Tuesday, 11 December 2018 | Israeli prime minister Benjamin Netanyahu said on Monday that Israeli airliners have been given permission to fly over Sudan and Oman, as part of Israel’s drive to improve ties with the Muslim world, the Times of Israel reported.
“At this time, we can overfly Egypt. We can overfly Chad—that has already been set. And to all appearances, we can also overfly this corner of Sudan,” Netanyahu told Israeli diplomats in Jerusalem, pointing at a map. The Muslim-majority nation in northern Africa currently has no official diplomatic ties with Israel.
The prime minister added that, “When I was in Oman, Sultan Qaboos (bin Said) confirmed to me right away that El Al can fly over Oman.” As a result, Netanyahu explained, “Only one small thing remains for us to do,” pointing to Saudi Arabia. “We need to get that El Al can fly over this, and that’s it—we open new markets.”
In October, Netanyahu paid a historic visit to Oman, after which the sultanate called on the Muslim Arab world to recognize Israel as a sovereign state. Israel is also said to be working toward normalization with other countries in the region, including Saudi Arabia and Bahrain.
“We are flying with Air India every day across Saudi Arabia, and soon we’re going to fly to Mumbai,” Netanyahu said. “Tel Aviv–Mumbai is fewer hours than Tel Aviv–London.” the Times of Israel reported on Saturday that the prime minister was hoping to formalize relations with Saudi Arabia before the next Israeli general election, which is scheduled for November 2019.
While important, diplomatically, the change will have limited practical impact unless El Al is also allowed to fly over Saudi Arabia. In February 2018, the kingdom granted permission to Air India to use its airspace flying to and from Israel, but has yet to grant similar permission to Israeli carriers.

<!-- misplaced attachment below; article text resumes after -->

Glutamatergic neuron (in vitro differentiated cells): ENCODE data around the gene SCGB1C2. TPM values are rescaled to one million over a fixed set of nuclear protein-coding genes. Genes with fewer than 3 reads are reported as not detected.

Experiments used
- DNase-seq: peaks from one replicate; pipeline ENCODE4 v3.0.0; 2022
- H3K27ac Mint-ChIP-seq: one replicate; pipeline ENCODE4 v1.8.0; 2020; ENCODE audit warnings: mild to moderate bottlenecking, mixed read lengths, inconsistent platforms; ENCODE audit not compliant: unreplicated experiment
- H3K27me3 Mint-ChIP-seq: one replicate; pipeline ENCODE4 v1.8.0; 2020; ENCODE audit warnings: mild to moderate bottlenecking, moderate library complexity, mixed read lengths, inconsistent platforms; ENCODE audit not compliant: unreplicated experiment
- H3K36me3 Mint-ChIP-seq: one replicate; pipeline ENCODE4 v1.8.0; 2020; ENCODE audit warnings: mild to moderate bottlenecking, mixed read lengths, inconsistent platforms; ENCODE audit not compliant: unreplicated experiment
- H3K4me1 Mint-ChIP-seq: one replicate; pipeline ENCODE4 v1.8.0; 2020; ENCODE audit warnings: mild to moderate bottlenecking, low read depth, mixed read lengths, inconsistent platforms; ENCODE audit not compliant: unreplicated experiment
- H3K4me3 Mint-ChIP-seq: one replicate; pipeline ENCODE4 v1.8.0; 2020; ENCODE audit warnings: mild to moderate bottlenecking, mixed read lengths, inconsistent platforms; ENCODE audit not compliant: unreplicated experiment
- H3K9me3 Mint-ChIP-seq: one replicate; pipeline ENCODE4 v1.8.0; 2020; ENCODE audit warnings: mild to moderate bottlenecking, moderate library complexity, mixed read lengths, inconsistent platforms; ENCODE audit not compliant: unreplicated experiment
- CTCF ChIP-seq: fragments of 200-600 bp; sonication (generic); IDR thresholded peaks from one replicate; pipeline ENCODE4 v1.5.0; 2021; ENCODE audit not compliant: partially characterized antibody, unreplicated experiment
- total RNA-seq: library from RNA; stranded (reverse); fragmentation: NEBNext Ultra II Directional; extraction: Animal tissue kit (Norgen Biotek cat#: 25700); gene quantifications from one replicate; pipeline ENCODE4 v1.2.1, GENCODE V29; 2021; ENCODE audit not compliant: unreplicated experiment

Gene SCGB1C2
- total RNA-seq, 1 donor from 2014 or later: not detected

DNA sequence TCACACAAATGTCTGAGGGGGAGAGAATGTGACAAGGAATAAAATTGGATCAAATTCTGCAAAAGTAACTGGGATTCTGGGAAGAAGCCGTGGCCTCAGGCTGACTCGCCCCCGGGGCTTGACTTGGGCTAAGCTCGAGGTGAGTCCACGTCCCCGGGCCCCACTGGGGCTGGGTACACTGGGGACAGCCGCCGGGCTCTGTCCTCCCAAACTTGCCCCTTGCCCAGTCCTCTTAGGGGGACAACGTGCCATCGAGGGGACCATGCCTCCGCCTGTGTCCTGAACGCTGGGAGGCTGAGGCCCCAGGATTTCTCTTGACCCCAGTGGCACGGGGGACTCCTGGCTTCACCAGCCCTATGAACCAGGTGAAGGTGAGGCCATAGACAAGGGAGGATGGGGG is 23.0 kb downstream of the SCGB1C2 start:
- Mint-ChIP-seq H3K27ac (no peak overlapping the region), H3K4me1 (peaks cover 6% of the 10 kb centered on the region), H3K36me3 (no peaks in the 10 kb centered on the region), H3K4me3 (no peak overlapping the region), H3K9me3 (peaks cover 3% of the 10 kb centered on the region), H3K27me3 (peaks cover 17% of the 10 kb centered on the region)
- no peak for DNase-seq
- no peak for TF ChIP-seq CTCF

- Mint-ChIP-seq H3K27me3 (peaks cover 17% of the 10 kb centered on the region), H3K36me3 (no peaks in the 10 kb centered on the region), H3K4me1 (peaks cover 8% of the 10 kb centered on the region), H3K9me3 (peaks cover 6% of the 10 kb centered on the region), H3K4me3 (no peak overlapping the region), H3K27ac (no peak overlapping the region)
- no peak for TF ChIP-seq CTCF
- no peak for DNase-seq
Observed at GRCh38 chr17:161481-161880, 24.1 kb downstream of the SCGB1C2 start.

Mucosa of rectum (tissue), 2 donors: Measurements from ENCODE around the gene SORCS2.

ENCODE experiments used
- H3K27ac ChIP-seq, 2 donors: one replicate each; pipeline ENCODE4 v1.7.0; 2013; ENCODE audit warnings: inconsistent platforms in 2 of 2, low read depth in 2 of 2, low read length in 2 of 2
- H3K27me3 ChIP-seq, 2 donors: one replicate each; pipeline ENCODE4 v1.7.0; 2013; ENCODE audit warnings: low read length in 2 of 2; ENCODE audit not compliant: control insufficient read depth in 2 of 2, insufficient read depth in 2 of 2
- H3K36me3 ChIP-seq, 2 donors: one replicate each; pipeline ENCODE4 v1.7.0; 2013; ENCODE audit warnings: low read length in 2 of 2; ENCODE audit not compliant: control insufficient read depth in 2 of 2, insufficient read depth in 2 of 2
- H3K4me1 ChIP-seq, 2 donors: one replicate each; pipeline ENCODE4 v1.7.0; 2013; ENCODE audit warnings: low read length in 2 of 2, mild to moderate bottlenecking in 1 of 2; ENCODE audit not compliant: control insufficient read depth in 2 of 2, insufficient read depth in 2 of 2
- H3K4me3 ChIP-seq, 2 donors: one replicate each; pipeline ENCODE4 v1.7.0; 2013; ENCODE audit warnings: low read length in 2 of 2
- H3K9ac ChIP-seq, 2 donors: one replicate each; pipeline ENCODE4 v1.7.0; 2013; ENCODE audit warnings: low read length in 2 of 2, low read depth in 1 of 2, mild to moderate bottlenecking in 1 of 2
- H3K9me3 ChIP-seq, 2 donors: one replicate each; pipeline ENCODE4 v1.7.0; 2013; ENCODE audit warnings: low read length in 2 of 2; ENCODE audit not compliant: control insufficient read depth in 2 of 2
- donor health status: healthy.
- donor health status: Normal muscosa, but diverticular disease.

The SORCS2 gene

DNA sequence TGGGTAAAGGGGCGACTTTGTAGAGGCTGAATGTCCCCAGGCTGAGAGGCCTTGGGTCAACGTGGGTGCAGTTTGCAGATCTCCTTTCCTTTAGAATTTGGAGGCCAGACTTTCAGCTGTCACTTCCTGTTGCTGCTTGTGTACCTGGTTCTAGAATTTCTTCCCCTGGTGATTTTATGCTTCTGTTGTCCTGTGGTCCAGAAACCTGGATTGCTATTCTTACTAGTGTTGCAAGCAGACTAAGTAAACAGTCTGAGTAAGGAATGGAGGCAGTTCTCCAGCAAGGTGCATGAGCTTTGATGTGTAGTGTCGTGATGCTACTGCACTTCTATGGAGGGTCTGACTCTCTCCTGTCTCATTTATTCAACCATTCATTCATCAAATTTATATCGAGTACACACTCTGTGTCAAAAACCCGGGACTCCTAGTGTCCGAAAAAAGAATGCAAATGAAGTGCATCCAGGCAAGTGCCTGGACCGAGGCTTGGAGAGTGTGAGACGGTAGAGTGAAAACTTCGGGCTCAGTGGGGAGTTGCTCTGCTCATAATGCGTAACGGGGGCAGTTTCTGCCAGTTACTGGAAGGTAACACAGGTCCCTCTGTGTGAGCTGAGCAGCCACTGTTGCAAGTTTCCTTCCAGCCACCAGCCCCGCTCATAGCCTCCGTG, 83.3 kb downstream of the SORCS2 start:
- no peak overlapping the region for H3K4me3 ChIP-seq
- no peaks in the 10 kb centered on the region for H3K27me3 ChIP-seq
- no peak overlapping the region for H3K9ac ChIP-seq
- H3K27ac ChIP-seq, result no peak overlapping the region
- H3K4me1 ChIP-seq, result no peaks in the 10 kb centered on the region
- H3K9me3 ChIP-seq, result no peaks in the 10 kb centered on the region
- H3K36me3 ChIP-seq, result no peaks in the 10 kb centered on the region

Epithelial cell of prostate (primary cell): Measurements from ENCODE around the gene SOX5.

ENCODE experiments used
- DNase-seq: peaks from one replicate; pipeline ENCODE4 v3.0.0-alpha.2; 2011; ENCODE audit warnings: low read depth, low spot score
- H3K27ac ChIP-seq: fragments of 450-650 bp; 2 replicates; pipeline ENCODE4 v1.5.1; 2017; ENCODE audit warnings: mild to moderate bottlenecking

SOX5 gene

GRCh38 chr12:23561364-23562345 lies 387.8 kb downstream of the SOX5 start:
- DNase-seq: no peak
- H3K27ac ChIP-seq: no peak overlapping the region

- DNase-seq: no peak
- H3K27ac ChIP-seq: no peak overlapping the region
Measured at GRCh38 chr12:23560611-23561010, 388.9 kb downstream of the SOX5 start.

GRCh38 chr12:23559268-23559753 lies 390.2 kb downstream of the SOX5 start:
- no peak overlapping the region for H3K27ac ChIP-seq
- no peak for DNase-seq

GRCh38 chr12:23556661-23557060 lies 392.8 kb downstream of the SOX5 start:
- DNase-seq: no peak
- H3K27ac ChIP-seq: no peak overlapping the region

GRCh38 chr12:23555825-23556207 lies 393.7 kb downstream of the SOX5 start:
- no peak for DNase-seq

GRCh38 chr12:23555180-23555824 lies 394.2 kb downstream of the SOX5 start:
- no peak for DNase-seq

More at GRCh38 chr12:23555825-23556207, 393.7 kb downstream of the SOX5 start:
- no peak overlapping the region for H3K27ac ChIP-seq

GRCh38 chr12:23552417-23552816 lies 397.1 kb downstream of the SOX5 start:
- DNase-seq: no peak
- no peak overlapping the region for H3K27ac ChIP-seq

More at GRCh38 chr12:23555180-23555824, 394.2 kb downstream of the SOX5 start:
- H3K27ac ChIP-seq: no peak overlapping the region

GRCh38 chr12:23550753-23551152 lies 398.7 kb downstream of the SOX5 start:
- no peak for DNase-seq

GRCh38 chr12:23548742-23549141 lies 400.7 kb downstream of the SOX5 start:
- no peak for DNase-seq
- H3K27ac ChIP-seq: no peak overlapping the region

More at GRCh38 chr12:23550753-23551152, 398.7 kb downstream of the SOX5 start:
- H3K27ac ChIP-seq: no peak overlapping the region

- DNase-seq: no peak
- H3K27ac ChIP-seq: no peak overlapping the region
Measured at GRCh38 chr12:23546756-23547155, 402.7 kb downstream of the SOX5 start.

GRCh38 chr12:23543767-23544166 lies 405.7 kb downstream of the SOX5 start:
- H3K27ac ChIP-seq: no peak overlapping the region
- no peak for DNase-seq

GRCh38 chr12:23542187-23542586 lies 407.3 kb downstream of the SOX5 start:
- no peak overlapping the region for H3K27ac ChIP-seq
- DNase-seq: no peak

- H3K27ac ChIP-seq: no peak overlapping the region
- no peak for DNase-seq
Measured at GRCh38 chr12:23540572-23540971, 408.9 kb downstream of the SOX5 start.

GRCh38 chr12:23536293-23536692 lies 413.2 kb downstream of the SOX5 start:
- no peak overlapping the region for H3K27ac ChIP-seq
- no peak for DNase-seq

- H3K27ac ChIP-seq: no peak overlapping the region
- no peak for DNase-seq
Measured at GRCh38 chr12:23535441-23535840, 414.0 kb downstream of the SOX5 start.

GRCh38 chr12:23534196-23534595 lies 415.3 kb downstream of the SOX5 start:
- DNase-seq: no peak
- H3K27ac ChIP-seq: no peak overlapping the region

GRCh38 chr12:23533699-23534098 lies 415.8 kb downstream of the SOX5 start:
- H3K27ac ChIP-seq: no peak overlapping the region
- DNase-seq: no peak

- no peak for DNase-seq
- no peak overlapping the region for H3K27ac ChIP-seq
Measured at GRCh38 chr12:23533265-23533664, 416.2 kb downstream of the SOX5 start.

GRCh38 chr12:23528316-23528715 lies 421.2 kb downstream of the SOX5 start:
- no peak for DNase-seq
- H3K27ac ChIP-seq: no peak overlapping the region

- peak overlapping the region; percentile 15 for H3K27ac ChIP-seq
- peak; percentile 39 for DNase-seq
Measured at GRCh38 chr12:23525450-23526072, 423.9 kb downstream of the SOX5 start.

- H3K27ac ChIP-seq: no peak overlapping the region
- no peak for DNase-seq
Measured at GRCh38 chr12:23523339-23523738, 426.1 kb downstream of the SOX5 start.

However, Netanyahu said he was hopeful this could change in the future. “When I meet with Arab leaders they tell me ‘We have security and economic interests and we also want to enjoy the fruits of progress and we will no longer mortgage our normalization with the State of Israel to the Palestinians’ caprices,’” the prime minister charged.
“This does not mean peace agreements yet, but it certainly says that a situation could be created in which our progress toward normalization and peace, instead of what we always thought, peace with the Palestinians (in order) to (make peace with) the Arab world, could actually be the reverse,” Netanyahu concluded.
(This article was originally published by The Israel Project, in its publication The Tower on December 10, 2018. Time related language has been modified to reflect our republication today. See the original article at this link.)
Photo credit: PM of Israel@IsraeliPM/twitter.com
Posted on December 11, 2018
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